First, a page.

It's a Good Thing
She's in the Knesset
By Moshe Feiglin
28 Shvat, 5773 (Feb. 8, '13)
"I pledge my allegiance," Zuabi scornfully spit at the Knesset
inauguration ceremony, gathered her belongings and demonstratively exited
the plenum. At that moment, I was reminded of a different Arab woman. That
woman sat next to me, not in the Knesset, but in the Schneider Children's
Hospital in Petach Tikva. I sat in the hospital room, next to my unconscious
son. She entered at night, in traditional dress; perhaps she was from Gaza.
She was accompanied by a fifty-ish Israeli woman, from the "white tribe".
She looked like she had just come to the hospital from an ivory tower.
I watched from my corner of the room. The Israeli woman ran to and fro for
the Arab, serving her as best she could. She filled out forms, made sure she
was comfortable, brought her a chair, a cup of water. The other patients did
not even merit a glance from her. All of her kindness was focused on the
This went on and on, into the night. Not once did I hear the Arab say 'thank
you' or anything similar. On the contrary; she projected hostility. I do not
know if she recognized me or not. But one thing is clear: the more the
Israeli served her, the more the Arab hated her.
In the morning, I concluded that she was right.
"What do you think?" the Arab woman accuses the Israeli in her heart. "That
you can steal my land and afterwards bring me a cup of water and everything
will be fine? You are on my land, Mrs. Wealthy. This is my land, this is my
place, this is my hospital. You occupied me and now you expect me to thank
you for helping me to fill out forms in your language?"
The educated white woman is intelligent and very moral. She is bursting with
guilt feelings. The Arab doesn't have to say a thing. The white woman
already knows. She is meek. She understands. She knows that she is nothing
more than a guest here; that the salt of the earth, the bedrock foundation
of this land is the Arab. She tries to appease her; to merit just a drop of
legitimacy from the owner of the stolen house.
Somebody made a mistake one or two generations ago. Instead of assimilating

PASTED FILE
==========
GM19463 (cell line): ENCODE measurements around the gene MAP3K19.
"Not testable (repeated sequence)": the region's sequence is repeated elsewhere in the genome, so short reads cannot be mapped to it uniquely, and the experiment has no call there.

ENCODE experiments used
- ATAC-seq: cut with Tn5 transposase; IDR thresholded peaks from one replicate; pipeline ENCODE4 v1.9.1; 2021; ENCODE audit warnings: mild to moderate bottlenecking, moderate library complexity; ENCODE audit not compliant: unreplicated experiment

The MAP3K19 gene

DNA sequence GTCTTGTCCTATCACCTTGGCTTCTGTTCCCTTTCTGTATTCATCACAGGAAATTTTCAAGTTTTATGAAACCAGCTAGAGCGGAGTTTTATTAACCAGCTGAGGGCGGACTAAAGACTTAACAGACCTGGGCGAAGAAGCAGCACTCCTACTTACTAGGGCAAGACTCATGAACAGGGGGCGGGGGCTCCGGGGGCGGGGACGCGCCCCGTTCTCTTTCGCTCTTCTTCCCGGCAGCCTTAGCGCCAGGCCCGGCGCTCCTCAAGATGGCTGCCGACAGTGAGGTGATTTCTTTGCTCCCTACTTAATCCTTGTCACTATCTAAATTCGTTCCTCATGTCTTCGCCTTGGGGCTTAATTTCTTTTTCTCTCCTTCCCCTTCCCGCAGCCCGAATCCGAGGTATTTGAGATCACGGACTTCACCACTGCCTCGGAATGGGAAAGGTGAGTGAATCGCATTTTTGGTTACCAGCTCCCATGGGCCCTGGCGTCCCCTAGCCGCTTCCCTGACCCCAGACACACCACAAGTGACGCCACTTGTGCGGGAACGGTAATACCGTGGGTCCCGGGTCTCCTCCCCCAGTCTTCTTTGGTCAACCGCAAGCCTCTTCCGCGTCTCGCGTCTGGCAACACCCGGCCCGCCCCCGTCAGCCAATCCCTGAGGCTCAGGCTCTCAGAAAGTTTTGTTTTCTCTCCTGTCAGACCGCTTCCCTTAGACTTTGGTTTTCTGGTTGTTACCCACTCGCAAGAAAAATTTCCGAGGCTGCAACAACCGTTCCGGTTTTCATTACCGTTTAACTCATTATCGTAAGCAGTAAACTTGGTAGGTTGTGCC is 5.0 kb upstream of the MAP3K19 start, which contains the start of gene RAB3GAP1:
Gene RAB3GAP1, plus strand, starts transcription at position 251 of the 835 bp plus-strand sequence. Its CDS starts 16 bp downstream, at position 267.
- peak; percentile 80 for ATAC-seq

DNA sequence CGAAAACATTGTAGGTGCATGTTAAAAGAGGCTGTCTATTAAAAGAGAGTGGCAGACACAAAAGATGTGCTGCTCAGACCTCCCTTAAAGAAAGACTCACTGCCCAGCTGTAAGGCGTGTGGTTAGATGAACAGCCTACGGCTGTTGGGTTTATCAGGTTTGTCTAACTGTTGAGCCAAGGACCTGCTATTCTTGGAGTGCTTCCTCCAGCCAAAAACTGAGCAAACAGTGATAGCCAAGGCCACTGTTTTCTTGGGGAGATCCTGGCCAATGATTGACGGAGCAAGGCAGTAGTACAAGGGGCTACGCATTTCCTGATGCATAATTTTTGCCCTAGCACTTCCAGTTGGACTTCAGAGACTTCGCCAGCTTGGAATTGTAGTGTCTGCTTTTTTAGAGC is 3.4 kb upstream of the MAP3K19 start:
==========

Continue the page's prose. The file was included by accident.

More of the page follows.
into Europe, they were enchanted by a foolish idea and came here for a
complicated adventure of identity exchange. They came to find a place for
the Jews under the sun in the Land of their forefathers – under a new
identity. The exile Jew fled to here – justifiably – from the religion of
the exile. He tried to establish a new nation instead of the Jewish nation.
He attempted to establish the Zionist nation; Israeli instead of Jewish. Now
this woman is stuck here with a family and children and a career and she
can't run away. So she tries to rectify the mistake; maybe the Arab woman
will forgive her. But the Arab hates her even more and the white woman is
sure that it is because of the "occupation" and the settlers. She is
convinced that if only we would give the Arab her cup of water and what we
stole from her in 1967, she would forgive us for what we stole in 1948.
It took time for the Zoabis to understand that they held a diamond in their
pockets; complete immunity from the law and the last remnants of Israeli
pride. When the Prime Minister of Israel shook the hand of the head of the
Organization for the Liberation of the Land of Israel from the Jews (the
PLO); when we adopted the justice of their cause, we brought the Zoabis to
the world. For if this is not our Land, it is their Land. There is no such
thing as betrothing a woman to oneself and to the neighbor.
The new Jew needs the Arab to adopt the Israeli identity that he invented.
For if only a Jew can be an Israeli – then we have accomplished nothing at
all and still remain alone with our Jewish identity. We have not found a
place among the nations, but a place separated from the nations; precisely
the exile condition from which we attempted to flee. Zoabi understood that
the Israeli needs the Arab to help him forget that he is a Jew. "True, I
broke the law," Zoabi insinuated at the High Court. "Let's see you stop me
from running for the Knesset. My entire party will drop out of the race and
we won't be there to hide your Jewish identity for you."
I thought of Pollard, whose life is slipping away from him in the American
prison. I thought of him and his Jewish judges. I thought of the American
Jews who bent over backwards to prove their loyalty to America. There, the
Jews are hostages of their hosts. Here, the Israelis are hostages of their
guests. It all depends, of course, upon who this Land belongs to. Those who
feel like guests live on borrowed time; they always have to please the
The Zoabis are not the only ones who understood this. The Bedouins in the
Negev understood it, as well. Begin (the son) wants to give them 62% of
their demands, to annul existing court decisions and to turn the rule of law
into a laughingstock. And the Bedouins, just like the Arab woman in the
hospital, refuse to say thank you. They demand 100% and like Zoabi – they
will get it.
What did we think? That in exchange for a Knesset seat Zoabi would surrender
her identity and solve our identity crisis?
It's a good thing that Hanin Zoabi is in the Knesset. Her colleagues still
suffer from a type of correctness toward the occupiers. They wait for the
National Anthem to be sung before leaving the plenum. As if all we have to
do is let them skip the anthem and bring them a cup of water and the problem
will be solved. But Hanin isn't playing around. She doesn't allow us to flee
ourselves. She holds an intelligent, scathing and vital mirror to our faces.
A mirror that constantly reminds us that we cannot exist here for long
without our Jewish identity.
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